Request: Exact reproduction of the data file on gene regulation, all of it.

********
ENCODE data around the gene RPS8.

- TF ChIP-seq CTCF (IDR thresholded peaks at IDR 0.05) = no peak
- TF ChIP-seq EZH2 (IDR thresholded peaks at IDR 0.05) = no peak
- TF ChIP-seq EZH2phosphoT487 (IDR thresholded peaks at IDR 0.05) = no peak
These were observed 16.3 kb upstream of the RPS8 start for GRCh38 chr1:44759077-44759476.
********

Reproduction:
ENCODE data around the gene RPS8.

- TF ChIP-seq CTCF (IDR thresholded peaks at IDR 0.05) = no peak
- TF ChIP-seq EZH2 (IDR thresholded peaks at IDR 0.05) = no peak
- TF ChIP-seq EZH2phosphoT487 (IDR thresholded peaks at IDR 0.05) = no peak
These were observed 16.3 kb upstream of the RPS8 start for GRCh38 chr1:44759077-44759476.